The Miami rapper is still bringing you into his world of opulence and hustlers’ theme music, but the view is more refined.
Fifteen years into his career, Rick Ross has etched out a space in rap where he sounds comfortable without being complacent. The rhythms of the average Rozay song are pleasantly predictable: allusions to a drug-dealing past at odds with his history as a corrections officer, the occasional rags-to-riches stories, and descriptions of designer loungewear and weed strains that would make Wiz Khalifa blush, all set to beats that are either as deluxe and elegant as tailored suits or as sweaty and bouncy as the clubs in his Miami hometown. His gruff voice lends theatricality to his music, rendering even his most emotionally detached songs as opera-ready tales. He’s certainly the only rapper who can count Jazmine Sullivan and former Cocaine Cowboy Willie Falcon as album guests, as he does on his eleventh project, Richer Than I Ever Been.
Ross is as capable and self-aware as ever, serving familiar scenarios with a zeal largely missing from 2019’s Port of Miami 2. Richer features little of the chest-thumping bravado of Teflon Don or the rap insider score-settling of Rather You Than Me. There’s no event song or hidden adversary to put a finer point on Ross’ progress since his last album or his latest book; all we get is the progress, theme music to hustle and motivate. In this way, the album is standard Ross fare—the kind he’s released since 2014’s Hood Billionaire—with a milder bite. He’s still bringing you into his world, but the view is more refined, mahogany paneling and cigars in easy chairs instead of bottle service.
While Ross’ voice is a powerful instrument, his delivery is often more malleable than he gets credit for. The pomp of his music can mask the overt left turns in his narratives: Take the second verse of “The Pulitzer,” which starts with a funny throwaway line (“They say that the floor is facetious/Fat boy just keep fillin’ the bleachers”), then dives into stories about friends serving prison sentences and his own habit of self-medicating with Percocet before ending in the same money pit the song started in (“Gettin’ money, it’s still Boobie gang/No colors, no flags, just let the toolie bang”). Ross can go from smirking about owning 100 cars on “Rapper Estates” to the hushed delivery of “Marathon,” where he raps, “First I had to teach myself, then I started teaching wealth/No longer am I seeking shelter,” like a therapy patient after a critical breakthrough. He rarely sounds like he’s reading a list of accomplishments from a teleprompter, even when that’s exactly what he’s doing.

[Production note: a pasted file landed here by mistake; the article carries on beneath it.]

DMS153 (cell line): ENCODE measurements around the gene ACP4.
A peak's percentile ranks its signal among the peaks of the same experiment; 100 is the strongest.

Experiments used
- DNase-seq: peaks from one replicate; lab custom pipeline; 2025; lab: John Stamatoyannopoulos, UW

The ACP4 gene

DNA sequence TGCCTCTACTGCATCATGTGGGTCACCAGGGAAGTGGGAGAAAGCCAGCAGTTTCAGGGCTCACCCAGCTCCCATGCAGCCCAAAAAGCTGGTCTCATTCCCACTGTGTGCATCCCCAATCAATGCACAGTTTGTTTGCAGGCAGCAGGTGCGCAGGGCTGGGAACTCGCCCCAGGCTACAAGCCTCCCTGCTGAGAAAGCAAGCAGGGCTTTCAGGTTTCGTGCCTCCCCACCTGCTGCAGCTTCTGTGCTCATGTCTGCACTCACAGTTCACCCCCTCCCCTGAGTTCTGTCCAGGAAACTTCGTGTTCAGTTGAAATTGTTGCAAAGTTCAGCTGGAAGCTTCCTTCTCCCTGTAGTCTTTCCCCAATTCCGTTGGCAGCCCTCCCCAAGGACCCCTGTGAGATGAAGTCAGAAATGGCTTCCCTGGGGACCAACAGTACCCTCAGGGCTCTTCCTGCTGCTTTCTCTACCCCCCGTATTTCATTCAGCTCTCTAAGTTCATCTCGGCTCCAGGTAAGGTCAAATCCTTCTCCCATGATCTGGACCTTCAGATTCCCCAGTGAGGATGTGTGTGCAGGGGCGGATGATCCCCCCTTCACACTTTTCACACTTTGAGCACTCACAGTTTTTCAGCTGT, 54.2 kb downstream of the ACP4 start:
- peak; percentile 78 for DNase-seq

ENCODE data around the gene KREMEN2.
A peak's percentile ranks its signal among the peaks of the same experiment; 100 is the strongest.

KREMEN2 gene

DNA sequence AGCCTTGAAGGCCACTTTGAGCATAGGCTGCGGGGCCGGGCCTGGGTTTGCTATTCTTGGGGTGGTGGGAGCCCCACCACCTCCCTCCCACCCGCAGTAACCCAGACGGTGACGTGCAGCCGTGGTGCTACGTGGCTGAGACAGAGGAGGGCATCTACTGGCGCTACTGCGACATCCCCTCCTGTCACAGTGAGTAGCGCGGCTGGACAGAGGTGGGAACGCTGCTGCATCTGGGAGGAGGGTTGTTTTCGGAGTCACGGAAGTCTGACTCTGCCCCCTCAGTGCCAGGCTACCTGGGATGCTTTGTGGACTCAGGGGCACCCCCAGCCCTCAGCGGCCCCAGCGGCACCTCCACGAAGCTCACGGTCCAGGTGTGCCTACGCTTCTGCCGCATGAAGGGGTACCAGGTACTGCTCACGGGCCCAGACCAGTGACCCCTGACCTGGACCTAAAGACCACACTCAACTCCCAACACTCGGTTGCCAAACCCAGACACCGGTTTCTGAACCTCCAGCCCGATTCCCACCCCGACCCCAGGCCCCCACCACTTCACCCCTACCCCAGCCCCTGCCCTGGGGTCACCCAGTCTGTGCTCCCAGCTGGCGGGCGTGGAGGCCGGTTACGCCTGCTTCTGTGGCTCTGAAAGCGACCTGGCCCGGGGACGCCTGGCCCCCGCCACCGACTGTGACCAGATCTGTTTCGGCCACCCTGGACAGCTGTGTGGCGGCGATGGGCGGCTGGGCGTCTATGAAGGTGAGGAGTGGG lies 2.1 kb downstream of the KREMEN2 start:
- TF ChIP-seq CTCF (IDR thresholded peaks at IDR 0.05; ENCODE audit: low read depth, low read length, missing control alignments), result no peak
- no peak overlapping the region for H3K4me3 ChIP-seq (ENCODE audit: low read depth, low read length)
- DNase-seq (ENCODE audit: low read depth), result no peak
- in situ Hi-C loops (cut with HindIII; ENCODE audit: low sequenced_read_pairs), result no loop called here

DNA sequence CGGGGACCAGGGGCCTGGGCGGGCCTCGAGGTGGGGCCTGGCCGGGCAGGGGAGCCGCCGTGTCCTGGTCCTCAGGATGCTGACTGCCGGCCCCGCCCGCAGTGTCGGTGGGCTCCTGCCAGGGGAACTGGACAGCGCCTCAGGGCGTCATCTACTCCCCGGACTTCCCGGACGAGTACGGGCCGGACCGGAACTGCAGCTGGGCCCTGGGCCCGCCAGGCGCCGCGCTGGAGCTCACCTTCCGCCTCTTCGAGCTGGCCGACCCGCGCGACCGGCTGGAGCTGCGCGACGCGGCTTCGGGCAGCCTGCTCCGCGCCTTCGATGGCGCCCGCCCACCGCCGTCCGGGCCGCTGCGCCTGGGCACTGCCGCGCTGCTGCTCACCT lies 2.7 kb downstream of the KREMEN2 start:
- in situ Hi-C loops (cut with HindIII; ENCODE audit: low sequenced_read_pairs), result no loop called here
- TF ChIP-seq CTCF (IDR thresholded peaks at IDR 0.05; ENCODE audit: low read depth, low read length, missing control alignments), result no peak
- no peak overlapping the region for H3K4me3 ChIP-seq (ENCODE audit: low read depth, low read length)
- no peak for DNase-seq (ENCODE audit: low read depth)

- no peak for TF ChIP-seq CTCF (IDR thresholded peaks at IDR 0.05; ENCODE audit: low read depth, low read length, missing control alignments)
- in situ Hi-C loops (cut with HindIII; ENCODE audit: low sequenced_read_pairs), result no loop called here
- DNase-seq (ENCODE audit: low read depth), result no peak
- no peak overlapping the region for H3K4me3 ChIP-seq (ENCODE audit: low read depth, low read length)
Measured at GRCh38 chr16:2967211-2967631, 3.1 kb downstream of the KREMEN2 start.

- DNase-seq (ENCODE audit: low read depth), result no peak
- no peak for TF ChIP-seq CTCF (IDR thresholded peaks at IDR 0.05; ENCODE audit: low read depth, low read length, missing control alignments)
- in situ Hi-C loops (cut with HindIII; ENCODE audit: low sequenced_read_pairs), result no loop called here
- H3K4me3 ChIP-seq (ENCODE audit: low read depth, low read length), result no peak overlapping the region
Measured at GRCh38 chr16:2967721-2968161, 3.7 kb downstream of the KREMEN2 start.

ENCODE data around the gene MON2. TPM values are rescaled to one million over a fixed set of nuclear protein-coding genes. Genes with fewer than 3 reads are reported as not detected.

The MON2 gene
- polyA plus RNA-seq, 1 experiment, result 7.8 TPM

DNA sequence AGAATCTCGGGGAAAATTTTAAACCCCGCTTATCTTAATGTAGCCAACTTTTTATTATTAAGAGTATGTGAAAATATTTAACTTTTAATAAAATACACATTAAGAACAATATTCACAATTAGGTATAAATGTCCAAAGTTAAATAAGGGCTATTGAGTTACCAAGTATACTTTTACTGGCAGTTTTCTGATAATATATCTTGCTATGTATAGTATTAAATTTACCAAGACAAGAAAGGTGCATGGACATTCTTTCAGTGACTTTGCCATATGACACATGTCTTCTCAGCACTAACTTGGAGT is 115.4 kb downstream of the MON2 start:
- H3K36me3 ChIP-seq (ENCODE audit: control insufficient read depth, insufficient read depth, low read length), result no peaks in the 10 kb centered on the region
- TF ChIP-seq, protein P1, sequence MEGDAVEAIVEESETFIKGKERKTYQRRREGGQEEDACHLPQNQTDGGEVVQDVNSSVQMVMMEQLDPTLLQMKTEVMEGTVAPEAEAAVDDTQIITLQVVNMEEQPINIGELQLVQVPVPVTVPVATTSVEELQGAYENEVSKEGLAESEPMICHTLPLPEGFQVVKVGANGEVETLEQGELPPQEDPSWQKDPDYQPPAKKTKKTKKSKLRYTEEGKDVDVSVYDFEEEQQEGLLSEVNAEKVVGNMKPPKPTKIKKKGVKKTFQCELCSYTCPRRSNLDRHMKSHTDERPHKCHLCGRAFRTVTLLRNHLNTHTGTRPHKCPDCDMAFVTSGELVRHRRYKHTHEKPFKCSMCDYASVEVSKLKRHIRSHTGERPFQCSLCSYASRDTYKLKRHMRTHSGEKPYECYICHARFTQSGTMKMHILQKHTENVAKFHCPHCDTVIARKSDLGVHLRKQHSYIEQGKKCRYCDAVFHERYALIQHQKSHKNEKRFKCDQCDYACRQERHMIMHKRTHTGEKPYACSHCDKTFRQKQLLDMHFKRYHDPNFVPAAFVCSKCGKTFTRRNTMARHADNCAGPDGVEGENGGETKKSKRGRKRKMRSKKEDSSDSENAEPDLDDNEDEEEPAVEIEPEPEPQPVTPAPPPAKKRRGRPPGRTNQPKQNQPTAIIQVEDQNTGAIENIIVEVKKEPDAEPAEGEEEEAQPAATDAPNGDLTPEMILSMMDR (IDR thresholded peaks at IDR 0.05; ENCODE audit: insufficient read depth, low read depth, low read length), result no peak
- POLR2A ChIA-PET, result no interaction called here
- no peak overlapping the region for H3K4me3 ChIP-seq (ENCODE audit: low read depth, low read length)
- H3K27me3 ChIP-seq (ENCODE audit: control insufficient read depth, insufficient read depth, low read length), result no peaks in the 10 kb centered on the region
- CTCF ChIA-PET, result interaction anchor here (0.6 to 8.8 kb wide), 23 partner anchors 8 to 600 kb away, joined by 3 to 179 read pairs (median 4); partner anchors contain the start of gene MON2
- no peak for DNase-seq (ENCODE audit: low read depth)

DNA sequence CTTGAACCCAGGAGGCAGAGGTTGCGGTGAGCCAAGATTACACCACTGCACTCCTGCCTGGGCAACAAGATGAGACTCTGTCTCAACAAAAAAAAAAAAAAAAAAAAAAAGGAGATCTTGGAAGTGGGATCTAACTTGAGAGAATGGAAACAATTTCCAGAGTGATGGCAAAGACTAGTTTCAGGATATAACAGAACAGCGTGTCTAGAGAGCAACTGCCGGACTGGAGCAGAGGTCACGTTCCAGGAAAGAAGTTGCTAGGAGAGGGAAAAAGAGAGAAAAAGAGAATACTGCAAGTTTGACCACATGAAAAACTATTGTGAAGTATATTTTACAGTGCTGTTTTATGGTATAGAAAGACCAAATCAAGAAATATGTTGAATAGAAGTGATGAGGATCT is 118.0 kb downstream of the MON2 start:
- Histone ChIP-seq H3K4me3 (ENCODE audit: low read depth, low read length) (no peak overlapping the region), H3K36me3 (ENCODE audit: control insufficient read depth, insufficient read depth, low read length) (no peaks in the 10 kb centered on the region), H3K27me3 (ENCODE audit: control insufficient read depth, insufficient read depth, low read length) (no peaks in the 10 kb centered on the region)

The sense of familiarity throughout Richer ensures that no song is bad, but there are also fewer standouts. It’s not autopilot, but we’ve seen these locales before. Thankfully, the production and guests keep things lively enough. Producer Bink! offers up a minimalist mid-tempo shaker on “Warm Words in a Cold World,” which teases out Future’s most elastic guest verse since Young Thug’s “Sup Mate.” Timbaland’s wailing shuffle on “The Pulitzer”—and Lyle Leduff and Don Cannon’s skipping drums on “Wiggle”—put some strategic pep in the album’s step. The rest of the project’s energy comes from Ross’ newfound eye for rising talent, with verses from DreamDoll (“Wiggle”), Yungeen Ace (“Can’t Be Broke”), and Blxst (“Made It Out Alive”) accenting the legacy-building in his lyrics.
A big part of Ross’ appeal lies in how he makes his luxe lifestyle feel attainable. He’s already proven it doesn’t matter if he’s lived out the stories he tells or not; he’s perfected the art of selling Rick Ross in the way that only the world’s most renowned Wingstop franchisee could. Richer Than I Ever Been is far from Ross’ most vital album, but few rappers can make what amounts to a status update feel like you’re right next to him, living out the story brick by brick.
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